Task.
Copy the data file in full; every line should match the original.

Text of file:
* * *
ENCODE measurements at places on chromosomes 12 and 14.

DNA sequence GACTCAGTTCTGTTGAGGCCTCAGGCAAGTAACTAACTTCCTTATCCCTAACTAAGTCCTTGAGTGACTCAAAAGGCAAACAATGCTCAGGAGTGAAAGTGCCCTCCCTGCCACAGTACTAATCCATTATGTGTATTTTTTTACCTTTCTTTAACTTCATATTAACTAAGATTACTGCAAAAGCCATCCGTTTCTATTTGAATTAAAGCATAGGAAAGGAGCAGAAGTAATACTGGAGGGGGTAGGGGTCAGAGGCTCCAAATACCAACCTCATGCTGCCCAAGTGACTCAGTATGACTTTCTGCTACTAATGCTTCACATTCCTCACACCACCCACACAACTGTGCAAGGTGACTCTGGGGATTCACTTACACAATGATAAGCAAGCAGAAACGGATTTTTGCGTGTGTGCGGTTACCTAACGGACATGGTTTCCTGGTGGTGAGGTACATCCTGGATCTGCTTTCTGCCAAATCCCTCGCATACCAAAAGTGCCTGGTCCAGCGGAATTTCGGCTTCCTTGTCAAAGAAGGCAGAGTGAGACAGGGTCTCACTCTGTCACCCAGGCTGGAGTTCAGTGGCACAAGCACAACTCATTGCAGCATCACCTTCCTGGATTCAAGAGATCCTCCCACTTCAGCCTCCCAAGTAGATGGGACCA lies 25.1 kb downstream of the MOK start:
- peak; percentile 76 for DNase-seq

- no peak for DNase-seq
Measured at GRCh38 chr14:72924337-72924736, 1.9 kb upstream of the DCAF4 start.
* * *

ENCODE measurements at places on chromosomes 12 and 14.

DNA sequence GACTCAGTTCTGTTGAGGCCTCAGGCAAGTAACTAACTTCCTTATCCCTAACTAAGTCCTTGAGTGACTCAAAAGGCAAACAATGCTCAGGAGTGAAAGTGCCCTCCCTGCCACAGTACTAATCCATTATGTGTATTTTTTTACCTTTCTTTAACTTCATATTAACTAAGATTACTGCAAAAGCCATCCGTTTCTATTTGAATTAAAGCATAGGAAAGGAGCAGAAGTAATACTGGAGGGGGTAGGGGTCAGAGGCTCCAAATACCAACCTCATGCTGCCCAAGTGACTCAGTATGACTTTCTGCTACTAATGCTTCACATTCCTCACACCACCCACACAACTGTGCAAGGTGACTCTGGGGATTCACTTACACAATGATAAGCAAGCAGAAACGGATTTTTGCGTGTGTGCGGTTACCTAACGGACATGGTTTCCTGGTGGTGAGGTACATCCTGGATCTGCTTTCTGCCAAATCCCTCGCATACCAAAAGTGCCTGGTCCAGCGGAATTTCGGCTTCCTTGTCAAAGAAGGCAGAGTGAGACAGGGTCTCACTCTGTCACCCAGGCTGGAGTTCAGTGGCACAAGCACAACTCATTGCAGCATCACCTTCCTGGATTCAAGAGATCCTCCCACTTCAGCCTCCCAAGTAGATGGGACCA lies 25.1 kb downstream of the MOK start:
- peak; percentile 76 for DNase-seq

- no peak for DNase-seq
Measured at GRCh38 chr14:72924337-72924736, 1.9 kb upstream of the DCAF4 start.